Testing for non-paternity
The most reliable test for paternity is genetic testing, also known as DNA testing. Requirements for consent and counseling vary by country. However, genetic testing is based on probabilities and is not always definitive. Jones et al. (2010) said, "Characteristics of the markers and the fact that they are analyzed by fallible humans can result in inconsistencies that present problems for parentage analysis." False negatives may occur due to low-quality samples, gene mutations, or genotyping errors (when a genotype is misread or inaccurately scored). There is a higher probability of accuracy when DNA from both parents can be tested. The accuracy increases even more when DNA from a sibling is available.
Rates of non-paternity
It is difficult to accurately estimate the incidence of misattributed paternity, and there have been large discrepancies in the research published on the topic. Often, data on non-paternity rates are reported tangentially to the primary goal of research without sufficient detail, and very few studies involve randomized samples. As such, it is not possible to make valid generalizations based on a large portion of the available literature. Bellis et al. (2005) found that between 1950 and 2004, the rates of misattributed paternity published in scientific journals ranged from 0.8% to 30% with a median of 3.7%. According to a study published in the Lancet, "High rates have been quoted, but are often unsupported by any published evidence or based on unrepresentative population samples."
Turi King and Mark Jobling of the Department of Genetics at University of Leicester called the commonly cited 30% rate of non-paternity an "urban myth." According to King and Jobling, the figure is really around 2%. They also stated that misattributed paternity is often impacted by cultural and socioeconomic factors and that it occurs more frequently among unmarried couples. The sociologist Michael Gilding concluded that inflated figures have been circulated by the media, the paternity testing industry, fathers' rights activists and evolutionary psychologists. He traced many of those overestimates back to a 1972 conference at which non-paternity rates as high as 30% were discussed. Gilding states that those data show only the incidence of non-paternity in which disputed parentage was the reason for paternity testing. In situations that disputed parentage was the reason for the paternity testing, there were higher levels with an incidence of 17% to 33% (median of 26.9%). Most at risk of parental discrepancy were those born to younger parents, to unmarried couples and those of lower socio-economic status or from certain ethnic and cultural groups.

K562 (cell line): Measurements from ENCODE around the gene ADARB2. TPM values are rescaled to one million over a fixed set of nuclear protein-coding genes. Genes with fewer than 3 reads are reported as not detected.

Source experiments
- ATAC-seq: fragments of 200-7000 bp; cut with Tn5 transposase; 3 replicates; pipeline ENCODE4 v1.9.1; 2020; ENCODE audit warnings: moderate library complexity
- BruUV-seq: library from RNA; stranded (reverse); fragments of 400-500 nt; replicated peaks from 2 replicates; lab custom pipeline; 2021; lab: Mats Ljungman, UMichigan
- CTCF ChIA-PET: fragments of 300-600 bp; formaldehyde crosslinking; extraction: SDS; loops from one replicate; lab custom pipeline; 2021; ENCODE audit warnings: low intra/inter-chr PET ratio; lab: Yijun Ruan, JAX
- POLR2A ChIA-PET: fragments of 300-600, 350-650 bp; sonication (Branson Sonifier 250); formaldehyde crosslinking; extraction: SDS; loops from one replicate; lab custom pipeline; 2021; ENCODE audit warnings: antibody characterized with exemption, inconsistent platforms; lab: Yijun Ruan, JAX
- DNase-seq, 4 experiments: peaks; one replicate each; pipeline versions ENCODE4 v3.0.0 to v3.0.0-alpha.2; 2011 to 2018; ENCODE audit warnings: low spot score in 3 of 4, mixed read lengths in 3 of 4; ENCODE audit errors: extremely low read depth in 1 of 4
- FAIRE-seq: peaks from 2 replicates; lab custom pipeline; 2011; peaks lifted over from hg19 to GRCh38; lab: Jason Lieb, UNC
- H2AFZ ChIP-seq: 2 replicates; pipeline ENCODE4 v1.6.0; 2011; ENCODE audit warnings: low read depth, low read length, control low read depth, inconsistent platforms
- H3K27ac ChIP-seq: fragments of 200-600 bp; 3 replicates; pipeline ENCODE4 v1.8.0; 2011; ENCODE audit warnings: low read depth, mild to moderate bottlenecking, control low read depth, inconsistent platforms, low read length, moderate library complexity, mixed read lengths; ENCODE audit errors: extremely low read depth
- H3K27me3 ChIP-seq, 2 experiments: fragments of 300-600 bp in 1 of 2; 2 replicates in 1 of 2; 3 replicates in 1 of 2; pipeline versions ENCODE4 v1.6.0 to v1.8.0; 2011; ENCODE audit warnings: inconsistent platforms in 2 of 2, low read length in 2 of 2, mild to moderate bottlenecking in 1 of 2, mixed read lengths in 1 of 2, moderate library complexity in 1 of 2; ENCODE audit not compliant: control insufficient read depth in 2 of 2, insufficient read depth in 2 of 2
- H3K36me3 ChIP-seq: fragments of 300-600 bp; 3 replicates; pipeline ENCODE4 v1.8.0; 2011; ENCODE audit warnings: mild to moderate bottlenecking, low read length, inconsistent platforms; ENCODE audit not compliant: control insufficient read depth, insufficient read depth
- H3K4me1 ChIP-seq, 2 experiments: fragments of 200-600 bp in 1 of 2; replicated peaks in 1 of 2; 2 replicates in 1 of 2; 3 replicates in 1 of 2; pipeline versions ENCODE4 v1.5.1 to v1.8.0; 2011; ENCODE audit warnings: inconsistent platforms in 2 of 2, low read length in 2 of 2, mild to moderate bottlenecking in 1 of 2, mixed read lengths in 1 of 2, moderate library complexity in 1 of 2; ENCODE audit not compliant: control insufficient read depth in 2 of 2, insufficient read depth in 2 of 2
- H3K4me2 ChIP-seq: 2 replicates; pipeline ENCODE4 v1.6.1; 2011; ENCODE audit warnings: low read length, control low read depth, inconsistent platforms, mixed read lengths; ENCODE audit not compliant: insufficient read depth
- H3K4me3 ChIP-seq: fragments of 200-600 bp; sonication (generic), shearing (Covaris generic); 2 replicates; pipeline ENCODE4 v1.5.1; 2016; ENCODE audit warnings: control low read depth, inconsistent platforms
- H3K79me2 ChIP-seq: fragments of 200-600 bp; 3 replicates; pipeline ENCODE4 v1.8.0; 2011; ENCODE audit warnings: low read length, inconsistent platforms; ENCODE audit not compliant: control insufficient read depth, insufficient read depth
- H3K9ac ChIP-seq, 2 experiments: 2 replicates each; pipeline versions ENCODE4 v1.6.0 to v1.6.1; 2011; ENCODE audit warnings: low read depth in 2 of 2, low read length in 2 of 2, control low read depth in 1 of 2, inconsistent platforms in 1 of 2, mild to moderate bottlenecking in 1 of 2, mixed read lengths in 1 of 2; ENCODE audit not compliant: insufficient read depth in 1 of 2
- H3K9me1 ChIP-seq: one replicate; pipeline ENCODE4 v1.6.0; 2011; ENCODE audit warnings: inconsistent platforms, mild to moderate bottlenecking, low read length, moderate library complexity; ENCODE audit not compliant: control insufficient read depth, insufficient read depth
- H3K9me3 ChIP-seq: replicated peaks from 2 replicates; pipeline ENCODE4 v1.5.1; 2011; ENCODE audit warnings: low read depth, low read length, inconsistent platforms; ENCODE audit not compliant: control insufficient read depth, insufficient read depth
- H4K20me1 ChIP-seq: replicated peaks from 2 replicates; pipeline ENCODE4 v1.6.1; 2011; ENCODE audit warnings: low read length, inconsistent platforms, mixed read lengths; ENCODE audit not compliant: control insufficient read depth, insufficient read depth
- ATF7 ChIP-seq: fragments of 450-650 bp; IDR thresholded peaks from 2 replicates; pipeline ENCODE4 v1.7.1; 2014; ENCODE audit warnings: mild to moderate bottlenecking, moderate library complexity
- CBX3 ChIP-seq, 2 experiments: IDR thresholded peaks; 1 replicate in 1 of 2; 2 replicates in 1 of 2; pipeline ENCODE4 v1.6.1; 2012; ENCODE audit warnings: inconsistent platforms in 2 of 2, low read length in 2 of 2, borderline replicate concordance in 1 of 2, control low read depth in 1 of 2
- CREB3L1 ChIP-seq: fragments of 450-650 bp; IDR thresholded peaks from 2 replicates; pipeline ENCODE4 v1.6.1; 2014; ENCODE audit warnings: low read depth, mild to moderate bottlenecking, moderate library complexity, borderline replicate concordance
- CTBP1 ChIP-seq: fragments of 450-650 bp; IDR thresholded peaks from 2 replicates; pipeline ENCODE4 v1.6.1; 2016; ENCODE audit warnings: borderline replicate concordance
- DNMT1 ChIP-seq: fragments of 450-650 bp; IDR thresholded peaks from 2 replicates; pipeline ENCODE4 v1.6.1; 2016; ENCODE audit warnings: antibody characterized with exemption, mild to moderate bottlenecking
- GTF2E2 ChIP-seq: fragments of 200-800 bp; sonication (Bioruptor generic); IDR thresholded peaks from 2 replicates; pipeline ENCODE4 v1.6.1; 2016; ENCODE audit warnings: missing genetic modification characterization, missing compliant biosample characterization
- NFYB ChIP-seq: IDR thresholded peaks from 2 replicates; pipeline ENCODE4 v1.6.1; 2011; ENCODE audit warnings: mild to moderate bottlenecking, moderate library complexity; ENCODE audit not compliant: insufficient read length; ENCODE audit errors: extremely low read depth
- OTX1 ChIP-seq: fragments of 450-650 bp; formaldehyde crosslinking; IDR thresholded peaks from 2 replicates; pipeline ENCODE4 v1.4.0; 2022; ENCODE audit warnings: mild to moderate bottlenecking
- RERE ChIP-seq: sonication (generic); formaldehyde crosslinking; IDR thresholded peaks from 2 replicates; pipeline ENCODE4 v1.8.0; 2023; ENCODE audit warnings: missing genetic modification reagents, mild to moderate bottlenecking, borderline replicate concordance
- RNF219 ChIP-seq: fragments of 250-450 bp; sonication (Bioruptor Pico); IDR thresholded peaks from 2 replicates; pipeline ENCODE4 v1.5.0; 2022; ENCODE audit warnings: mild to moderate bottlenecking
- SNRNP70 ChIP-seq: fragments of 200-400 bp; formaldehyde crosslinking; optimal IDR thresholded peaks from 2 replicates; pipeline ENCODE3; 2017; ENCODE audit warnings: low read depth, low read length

Atypical multiple births
Rarely, genetic testing has revealed children from multiple births to have different fathers, which is known as "heteropaternal superfecundation." One study estimated that the incidence of bipaternal twins born to white women in the United States is around one pair in 400. Another study found the prevalence to be approximately one pair in 13,000 cases.